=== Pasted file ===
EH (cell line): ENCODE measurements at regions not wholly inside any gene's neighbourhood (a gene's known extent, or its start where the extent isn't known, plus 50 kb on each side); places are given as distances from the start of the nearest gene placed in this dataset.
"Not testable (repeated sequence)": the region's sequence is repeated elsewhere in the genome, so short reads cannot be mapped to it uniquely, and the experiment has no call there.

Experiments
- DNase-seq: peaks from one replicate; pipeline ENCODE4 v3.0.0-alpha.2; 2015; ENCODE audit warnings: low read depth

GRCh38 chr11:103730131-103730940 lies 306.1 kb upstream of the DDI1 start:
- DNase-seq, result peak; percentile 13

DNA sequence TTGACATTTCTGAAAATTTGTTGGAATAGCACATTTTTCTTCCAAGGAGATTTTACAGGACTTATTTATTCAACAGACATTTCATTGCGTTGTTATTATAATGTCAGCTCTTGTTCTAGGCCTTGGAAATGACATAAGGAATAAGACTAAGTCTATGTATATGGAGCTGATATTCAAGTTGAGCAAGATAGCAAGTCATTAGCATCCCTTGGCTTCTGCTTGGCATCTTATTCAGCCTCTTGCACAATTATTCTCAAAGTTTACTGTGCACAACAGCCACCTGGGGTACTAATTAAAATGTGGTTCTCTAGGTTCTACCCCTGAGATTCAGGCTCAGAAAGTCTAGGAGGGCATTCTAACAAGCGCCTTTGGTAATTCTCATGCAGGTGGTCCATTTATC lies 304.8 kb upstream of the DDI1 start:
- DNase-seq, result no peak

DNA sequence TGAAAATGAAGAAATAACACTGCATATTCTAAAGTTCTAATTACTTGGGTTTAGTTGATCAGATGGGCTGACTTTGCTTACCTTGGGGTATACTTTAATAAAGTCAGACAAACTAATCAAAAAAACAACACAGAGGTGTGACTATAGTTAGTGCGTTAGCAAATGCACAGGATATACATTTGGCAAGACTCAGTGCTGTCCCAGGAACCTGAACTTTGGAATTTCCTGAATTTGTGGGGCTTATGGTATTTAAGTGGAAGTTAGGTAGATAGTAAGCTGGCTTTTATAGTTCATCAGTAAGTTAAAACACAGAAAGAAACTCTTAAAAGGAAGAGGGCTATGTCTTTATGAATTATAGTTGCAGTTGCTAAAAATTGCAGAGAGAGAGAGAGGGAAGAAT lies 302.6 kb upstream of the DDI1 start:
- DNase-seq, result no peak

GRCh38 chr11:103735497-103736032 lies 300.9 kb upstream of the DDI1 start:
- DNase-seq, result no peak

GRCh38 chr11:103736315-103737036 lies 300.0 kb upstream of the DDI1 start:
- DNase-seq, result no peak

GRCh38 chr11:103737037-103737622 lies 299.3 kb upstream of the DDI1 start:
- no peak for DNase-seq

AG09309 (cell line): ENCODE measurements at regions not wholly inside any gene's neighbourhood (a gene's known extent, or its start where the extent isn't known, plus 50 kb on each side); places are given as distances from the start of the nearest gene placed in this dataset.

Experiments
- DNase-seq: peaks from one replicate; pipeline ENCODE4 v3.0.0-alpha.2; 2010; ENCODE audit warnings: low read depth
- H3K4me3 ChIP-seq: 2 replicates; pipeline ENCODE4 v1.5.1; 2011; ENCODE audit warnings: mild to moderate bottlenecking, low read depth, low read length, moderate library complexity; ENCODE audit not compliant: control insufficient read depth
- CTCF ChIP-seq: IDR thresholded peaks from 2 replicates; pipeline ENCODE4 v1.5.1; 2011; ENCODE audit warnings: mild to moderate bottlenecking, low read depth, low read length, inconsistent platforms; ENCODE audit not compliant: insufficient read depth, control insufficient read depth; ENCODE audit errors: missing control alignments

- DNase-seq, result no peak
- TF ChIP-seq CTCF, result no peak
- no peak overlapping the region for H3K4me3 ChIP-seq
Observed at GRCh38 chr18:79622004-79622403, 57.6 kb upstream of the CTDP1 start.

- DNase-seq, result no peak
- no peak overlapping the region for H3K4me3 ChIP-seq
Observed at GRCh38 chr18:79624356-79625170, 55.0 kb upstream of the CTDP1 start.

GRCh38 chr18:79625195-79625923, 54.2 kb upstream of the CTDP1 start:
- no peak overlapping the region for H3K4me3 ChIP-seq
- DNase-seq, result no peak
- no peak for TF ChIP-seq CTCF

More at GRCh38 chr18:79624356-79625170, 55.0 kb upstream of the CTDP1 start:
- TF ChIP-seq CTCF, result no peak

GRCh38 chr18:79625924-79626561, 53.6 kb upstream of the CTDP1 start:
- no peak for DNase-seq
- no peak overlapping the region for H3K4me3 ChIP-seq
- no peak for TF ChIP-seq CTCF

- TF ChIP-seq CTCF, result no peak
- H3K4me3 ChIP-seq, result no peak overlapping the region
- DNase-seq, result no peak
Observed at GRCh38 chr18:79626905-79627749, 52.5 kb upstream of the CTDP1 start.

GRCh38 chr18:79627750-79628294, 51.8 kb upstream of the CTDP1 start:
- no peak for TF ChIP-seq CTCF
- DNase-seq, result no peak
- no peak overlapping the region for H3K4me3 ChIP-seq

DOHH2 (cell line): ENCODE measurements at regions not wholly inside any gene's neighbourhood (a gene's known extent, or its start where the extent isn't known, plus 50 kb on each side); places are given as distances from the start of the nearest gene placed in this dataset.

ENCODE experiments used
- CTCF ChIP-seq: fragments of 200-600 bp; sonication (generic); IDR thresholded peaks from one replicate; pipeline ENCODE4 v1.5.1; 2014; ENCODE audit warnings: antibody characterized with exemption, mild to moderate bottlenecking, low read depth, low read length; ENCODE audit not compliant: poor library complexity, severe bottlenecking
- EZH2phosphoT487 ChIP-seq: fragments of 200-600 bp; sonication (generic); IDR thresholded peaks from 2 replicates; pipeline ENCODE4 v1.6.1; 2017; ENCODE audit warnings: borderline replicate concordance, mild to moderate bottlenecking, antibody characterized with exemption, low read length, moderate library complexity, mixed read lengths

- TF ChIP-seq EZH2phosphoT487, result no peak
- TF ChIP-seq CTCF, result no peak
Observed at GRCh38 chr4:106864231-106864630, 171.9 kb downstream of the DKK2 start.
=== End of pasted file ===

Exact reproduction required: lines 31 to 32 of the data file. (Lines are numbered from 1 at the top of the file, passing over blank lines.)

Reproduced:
- DNase-seq, result no peak
- no peak for TF ChIP-seq CTCF